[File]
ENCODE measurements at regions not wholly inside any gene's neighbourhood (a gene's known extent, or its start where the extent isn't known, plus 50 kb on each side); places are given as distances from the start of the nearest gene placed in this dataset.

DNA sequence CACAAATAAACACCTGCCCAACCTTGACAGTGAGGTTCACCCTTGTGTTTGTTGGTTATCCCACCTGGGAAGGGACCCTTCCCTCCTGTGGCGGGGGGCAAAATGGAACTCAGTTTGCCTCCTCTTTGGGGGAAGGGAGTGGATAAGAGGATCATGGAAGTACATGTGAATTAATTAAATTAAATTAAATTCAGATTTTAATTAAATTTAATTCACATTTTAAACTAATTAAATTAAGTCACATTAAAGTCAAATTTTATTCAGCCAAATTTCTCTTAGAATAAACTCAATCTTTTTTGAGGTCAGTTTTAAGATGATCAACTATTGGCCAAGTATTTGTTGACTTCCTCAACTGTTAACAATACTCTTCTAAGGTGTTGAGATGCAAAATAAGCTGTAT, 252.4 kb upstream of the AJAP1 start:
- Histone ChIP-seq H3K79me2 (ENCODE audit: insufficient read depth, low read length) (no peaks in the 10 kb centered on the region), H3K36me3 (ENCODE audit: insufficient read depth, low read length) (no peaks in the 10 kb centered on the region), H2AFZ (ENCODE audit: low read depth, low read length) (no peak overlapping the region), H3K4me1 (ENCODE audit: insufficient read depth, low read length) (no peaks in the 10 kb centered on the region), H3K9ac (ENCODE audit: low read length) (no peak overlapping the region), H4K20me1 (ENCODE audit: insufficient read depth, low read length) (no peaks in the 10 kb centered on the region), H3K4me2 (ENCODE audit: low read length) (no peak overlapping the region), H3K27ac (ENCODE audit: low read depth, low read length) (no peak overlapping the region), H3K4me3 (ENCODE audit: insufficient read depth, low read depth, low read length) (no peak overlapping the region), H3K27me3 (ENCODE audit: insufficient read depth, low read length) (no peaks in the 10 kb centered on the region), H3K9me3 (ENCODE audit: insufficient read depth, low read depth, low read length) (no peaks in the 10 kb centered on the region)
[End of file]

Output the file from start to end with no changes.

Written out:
ENCODE measurements at regions not wholly inside any gene's neighbourhood (a gene's known extent, or its start where the extent isn't known, plus 50 kb on each side); places are given as distances from the start of the nearest gene placed in this dataset.

DNA sequence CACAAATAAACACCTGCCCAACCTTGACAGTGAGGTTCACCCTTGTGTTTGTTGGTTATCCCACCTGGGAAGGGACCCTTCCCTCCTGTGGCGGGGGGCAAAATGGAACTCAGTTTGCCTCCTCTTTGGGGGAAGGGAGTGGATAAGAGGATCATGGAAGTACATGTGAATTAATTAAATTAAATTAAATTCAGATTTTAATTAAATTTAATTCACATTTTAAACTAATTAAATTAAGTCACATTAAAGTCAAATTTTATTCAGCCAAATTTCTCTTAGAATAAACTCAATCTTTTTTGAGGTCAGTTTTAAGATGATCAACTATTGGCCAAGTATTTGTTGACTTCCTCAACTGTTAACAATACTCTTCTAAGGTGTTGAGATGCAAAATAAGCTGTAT, 252.4 kb upstream of the AJAP1 start:
- Histone ChIP-seq H3K79me2 (ENCODE audit: insufficient read depth, low read length) (no peaks in the 10 kb centered on the region), H3K36me3 (ENCODE audit: insufficient read depth, low read length) (no peaks in the 10 kb centered on the region), H2AFZ (ENCODE audit: low read depth, low read length) (no peak overlapping the region), H3K4me1 (ENCODE audit: insufficient read depth, low read length) (no peaks in the 10 kb centered on the region), H3K9ac (ENCODE audit: low read length) (no peak overlapping the region), H4K20me1 (ENCODE audit: insufficient read depth, low read length) (no peaks in the 10 kb centered on the region), H3K4me2 (ENCODE audit: low read length) (no peak overlapping the region), H3K27ac (ENCODE audit: low read depth, low read length) (no peak overlapping the region), H3K4me3 (ENCODE audit: insufficient read depth, low read depth, low read length) (no peak overlapping the region), H3K27me3 (ENCODE audit: insufficient read depth, low read length) (no peaks in the 10 kb centered on the region), H3K9me3 (ENCODE audit: insufficient read depth, low read depth, low read length) (no peaks in the 10 kb centered on the region)